As soon as you enter the first alley of Schnoor district, you can easily feel beamed back centuries, as the flow of tourists is not too strong. Despite some typical souvenir shops, the original, romantic overall impression, apart from a few exceptions, has been preserved. Much reminiscent of life in earlier times. You stroll through narrow cobblestone streets, winding streets and is always amazed what appears after the next corner.
The Balge river - a tributary of the Weser
At the time of the founding of the Schnoor district, however, the Weser was not the main water for the village settler community, but rather a body of water called Balge, of which hardly anyone knows today, not at least because this body of water has completely disappeared. In its time, the Balge was a tributary of the Weser, which flowed through the middle of the place. Until the Middle Ages, this tributary Balge was the main river of the city with its river fishermen and boatmen who used the stream to make a living. In the following centuries, Balge sanded more and more and so the last trickle was filled in the 19th century. Today, only street names and some panels embedded in the ground panels reminds about this once important traffic artery. The Weser had gained in importance as a shipping route for the greater importance.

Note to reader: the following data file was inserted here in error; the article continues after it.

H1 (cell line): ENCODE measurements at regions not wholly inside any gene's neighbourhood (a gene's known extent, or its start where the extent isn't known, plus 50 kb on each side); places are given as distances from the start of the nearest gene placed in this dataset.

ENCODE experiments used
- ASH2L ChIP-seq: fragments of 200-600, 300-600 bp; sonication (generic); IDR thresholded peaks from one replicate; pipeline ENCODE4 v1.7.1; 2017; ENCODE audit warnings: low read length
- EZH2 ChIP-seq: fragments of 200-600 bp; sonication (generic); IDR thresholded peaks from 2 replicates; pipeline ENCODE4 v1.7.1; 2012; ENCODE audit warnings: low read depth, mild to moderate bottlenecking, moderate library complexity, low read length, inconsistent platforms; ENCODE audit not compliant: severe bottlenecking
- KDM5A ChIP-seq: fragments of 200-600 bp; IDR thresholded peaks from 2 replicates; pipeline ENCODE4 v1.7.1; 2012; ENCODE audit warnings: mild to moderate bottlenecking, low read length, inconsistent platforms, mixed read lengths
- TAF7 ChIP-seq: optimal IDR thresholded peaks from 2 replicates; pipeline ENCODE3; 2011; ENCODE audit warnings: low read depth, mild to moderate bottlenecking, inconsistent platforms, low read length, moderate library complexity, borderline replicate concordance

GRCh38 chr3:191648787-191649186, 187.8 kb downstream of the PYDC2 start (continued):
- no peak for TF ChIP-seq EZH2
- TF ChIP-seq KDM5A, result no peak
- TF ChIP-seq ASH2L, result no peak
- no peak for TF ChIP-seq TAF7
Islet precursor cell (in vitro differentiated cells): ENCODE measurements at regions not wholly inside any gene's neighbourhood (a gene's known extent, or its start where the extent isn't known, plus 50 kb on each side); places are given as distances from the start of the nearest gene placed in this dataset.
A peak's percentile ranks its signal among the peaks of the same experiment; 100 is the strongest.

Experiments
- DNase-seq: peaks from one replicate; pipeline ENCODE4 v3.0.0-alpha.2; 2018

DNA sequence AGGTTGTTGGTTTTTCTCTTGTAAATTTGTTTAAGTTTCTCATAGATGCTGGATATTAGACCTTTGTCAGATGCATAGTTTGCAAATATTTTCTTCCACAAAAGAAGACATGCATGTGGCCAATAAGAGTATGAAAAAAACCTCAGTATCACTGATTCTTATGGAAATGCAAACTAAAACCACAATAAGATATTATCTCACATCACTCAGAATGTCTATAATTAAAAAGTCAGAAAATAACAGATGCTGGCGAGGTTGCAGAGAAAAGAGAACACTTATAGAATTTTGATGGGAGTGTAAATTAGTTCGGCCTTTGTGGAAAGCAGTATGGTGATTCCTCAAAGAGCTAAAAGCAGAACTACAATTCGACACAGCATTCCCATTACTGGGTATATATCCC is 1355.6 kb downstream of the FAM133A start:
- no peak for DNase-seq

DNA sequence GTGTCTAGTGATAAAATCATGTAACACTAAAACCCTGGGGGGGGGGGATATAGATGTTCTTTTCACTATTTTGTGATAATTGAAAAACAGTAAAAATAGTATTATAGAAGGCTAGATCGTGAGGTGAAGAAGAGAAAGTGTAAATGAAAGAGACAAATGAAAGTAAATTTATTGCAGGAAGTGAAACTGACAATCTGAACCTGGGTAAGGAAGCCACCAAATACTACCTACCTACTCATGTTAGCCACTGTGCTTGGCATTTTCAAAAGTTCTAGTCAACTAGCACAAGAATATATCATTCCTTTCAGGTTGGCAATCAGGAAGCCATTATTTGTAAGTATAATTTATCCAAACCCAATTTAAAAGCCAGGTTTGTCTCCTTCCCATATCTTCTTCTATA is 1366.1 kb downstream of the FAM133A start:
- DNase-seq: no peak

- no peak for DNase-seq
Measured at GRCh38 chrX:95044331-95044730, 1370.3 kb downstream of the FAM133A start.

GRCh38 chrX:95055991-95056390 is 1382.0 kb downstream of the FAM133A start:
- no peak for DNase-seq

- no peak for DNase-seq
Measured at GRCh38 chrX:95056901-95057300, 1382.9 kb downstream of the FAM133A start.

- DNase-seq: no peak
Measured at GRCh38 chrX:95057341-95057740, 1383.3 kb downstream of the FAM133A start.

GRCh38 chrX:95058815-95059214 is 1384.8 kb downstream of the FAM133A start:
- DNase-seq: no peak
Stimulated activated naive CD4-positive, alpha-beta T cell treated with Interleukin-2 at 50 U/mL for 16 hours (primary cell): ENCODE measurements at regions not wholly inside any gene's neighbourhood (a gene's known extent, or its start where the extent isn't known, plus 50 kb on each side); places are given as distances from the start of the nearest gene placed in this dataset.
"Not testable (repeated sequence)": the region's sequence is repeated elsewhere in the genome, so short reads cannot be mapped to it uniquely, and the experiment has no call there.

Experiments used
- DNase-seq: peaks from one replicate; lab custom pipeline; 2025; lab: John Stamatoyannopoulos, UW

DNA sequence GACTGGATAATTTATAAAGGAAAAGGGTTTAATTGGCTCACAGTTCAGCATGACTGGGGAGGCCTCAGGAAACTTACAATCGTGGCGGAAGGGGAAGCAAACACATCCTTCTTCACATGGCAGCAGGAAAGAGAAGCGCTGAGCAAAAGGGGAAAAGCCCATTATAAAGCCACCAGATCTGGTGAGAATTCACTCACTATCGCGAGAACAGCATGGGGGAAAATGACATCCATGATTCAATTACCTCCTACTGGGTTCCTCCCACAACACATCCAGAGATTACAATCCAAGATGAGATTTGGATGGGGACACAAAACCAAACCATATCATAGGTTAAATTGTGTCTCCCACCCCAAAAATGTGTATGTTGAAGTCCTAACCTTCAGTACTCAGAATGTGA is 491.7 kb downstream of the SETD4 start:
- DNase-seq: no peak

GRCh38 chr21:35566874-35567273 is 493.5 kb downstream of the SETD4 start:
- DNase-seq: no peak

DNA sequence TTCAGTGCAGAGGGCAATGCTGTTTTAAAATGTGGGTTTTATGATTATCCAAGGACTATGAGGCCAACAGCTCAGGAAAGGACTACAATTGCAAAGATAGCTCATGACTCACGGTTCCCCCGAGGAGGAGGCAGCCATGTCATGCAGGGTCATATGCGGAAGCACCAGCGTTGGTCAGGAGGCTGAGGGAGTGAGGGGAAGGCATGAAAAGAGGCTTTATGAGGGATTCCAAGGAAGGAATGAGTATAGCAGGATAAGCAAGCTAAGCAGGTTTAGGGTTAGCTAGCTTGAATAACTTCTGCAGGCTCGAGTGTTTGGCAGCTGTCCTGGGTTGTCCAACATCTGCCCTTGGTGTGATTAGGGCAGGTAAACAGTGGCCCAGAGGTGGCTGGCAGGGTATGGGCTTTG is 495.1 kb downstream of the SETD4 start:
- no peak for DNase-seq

With increasing bourgeois wealth and the associated desire for larger houses and land, Schnoor district developed into a poor people quarter. While here just 60 m² of land were available to a house, the individual residential plots in the outskirts of Bremen still reach a size of more than 1000 m². For real roads to the use for wagons or later even the first vehicles, the lanes of the Schnoor district were impassable, as far too narrow.
Karl Dillschneider - Head of Preservation